Is Dating Dead? Well, From the Looks of It...

Instant Grit



We've heard a lot about this... The so-called "hook-up" culture that apparently doesn't simply co-exist alongside traditional dating on college campuses and among 20-somethings anymore... It replaces formal courtship.


You know, "love 'em and leave 'em," "last night was great," and "don't call me, I'll call you..." I mean, who knew the walk of shame wouldn't always be, well, a bad thing?


For a little history, here are three excerpts and articles that spell out the rise of this trend over the past five years (but chances are, you don't need back-up research to know what we're talking about here... Did you go to college? Have you lived through your 20s recently? Good, then we're all on the same page).


Note: Most sources are from the New York Times, plus a video from a Fox News special on the subject (there are a ton of other nat'l stories, CNN, etc. Just Google it and you'll get a thousand stories. This isn't new, obviously). But that's one reason why this is interesting, and feeds the questions we have for you at the end. So..... keep reading.


The Atlantic


From "The Demise of Dating:"


"It turns out that everything is the opposite of what I remember. Under the old model, you dated a few times and, if you really liked the person, you might consider having sex. Under the new model, you hook up a few times and, if you really like the person, you might consider going on a date." —Charles M. Blow, The New York Times 


From "Sex on Campus: She Can Play That Game, Too:"  —Kate Taylor, The New York Times


Elizabeth D. Herman for The New York Times


“‘I’ve always heard this phrase, ‘Oh, marriage is great, or relationships are great — you get to go on this journey of change together.’ That sounds terrible. I don’t want to go through those changes with you. I want you to have changed and become enough of your own person so that when you meet me, we can have a stable life and be very happy.”

“I definitely wouldn’t say I’ve regretted any of my one-night stands. I’m a true feminist. I’m a strong woman. I know what I want.”

“Ten years from now, no one will remember — I will not remember — who I have slept with. But I will remember, like, my transcript, because it’s still there. I will remember what I did. I will remember my accomplishments and places my name is hung on campus.”

“I positioned myself in college in such a way that I can’t have a meaningful romantic relationship, because I’m always busy and the people that I am interested in are always busy, too... And I know everyone says, ‘Make time, make time,’ ...But there are so many other things going on in my life that I find so important that I just, like, can’t make time, and I don’t want to make time.” ... It is by now pretty well understood that traditional dating in college has mostly gone the way of the landline, replaced by “hooking up” — an ambiguous term that can signify anything from making out to oral sex to intercourse — without the emotional entanglement of a relationship.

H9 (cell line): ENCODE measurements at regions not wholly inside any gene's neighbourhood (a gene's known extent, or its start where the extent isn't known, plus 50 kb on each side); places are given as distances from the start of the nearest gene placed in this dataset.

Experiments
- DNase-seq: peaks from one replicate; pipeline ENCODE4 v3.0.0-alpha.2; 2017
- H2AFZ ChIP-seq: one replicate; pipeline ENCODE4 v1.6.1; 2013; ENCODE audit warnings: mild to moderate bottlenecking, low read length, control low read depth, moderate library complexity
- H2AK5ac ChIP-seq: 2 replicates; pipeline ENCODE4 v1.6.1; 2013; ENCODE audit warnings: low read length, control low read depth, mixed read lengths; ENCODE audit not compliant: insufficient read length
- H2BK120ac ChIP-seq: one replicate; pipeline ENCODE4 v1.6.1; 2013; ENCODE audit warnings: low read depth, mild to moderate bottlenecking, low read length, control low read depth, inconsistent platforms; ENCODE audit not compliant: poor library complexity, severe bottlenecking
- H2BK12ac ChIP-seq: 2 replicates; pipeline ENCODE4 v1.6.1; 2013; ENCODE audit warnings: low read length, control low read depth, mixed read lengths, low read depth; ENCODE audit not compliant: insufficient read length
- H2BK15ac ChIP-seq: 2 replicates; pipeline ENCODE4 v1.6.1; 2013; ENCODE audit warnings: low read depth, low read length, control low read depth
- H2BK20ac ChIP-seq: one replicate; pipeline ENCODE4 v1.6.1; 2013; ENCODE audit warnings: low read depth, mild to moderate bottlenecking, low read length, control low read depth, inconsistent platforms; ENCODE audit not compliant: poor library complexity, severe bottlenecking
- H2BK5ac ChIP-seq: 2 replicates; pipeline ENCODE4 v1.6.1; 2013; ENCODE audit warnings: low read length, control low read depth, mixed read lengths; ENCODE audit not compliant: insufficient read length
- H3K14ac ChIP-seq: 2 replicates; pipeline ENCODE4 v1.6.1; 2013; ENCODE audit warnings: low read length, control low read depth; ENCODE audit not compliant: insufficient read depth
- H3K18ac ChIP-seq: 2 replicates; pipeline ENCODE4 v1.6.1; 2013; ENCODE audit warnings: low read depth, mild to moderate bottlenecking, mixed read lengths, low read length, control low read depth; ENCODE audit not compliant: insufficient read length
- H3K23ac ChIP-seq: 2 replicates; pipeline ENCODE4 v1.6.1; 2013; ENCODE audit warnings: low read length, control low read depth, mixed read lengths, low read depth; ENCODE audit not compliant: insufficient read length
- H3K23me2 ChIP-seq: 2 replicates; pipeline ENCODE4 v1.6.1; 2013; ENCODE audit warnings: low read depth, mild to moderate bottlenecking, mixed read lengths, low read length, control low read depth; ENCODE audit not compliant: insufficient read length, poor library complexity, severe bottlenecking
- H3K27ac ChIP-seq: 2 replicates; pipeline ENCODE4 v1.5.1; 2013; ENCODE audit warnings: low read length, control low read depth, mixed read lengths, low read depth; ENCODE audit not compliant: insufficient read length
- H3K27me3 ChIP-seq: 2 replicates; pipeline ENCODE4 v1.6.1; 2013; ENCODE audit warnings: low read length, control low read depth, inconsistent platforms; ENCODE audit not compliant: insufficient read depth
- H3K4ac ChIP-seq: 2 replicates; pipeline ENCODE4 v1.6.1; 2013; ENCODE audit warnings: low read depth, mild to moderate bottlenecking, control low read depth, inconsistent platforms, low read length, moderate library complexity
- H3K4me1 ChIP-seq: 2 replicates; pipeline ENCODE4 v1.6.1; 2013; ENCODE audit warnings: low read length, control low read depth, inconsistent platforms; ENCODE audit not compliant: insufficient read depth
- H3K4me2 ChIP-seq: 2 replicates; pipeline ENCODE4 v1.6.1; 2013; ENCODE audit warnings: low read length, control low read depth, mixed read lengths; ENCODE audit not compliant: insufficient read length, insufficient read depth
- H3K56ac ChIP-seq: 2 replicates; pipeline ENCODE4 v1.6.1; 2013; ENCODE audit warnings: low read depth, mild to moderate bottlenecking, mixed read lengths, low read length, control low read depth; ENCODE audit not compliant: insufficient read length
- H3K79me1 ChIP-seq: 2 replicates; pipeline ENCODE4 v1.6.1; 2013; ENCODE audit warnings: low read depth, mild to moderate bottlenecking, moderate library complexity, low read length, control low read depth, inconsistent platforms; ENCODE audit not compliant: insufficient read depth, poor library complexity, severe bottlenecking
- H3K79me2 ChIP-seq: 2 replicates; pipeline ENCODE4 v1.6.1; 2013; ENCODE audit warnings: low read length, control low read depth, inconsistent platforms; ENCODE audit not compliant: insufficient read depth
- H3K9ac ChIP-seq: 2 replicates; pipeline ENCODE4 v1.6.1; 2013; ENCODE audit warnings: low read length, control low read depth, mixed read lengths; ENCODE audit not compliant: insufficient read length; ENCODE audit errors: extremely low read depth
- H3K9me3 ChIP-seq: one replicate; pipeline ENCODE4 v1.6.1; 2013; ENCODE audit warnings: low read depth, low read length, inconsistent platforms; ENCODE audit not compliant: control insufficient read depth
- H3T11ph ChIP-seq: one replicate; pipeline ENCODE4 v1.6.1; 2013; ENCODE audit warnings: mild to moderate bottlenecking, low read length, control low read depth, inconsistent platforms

From "The End of Courtship:"


Jennifer S. Altman for The New York Times


“At 10 p.m., I hadn’t heard from him,” said Ms. Silver, 30, who wore her favorite skinny black jeans. Finally, at 10:30, he sent a text message. “Hey, I’m at Pub & Kitchen, want to meet up for a drink or whatever?” he wrote, before adding, “I’m here with a bunch of friends from college.” Turned off, she fired back a text message, politely declining. But in retrospect, she might have adjusted her expectations. “The word ‘date’ should almost be stricken from the dictionary,” Ms. Silver said. “Dating culture has evolved to a cycle of text messages, each one requiring the code-breaking skills of a cold war spy to interpret... It’s one step below a date, and one step above a high-five,” she added. Dinner at a romantic new bistro? Forget it. Women in their 20s these days are lucky to get a last-minute text to tag along. Raised in the age of so-called “hookup culture,” millennials — who are reaching an age where they are starting to think about settling down — are subverting the rules of courtship. —Alex Williams, New York Times


Special panel on 21st century college relationships: Find it here



We promised a question at the end of all this smut, so... Here it is: does Charleston trend the same way? After all, these clips and excerpts are culled from massively hipster urban centers like New York. We're South. We're (supposedly) rooted in more rigid rules of courtship. We're different.


Or are we?


This article, "A Unique Proposition" (penned by a Grit editor for the February 2013 issue of Charleston magazine) offered a local perspective. But what about the folks at the College of Charleston? What about the 20-somethings trolling King Street, lookin' for love. Or sex. Or a text. Or sext. Or... well, what ARE you looking for?


That's the question... 


Got an answer? An opinion on hooking up in Charleston? We want it... send it to If it's funny or insightful or terrifying or in any way awesome, we'll publish it...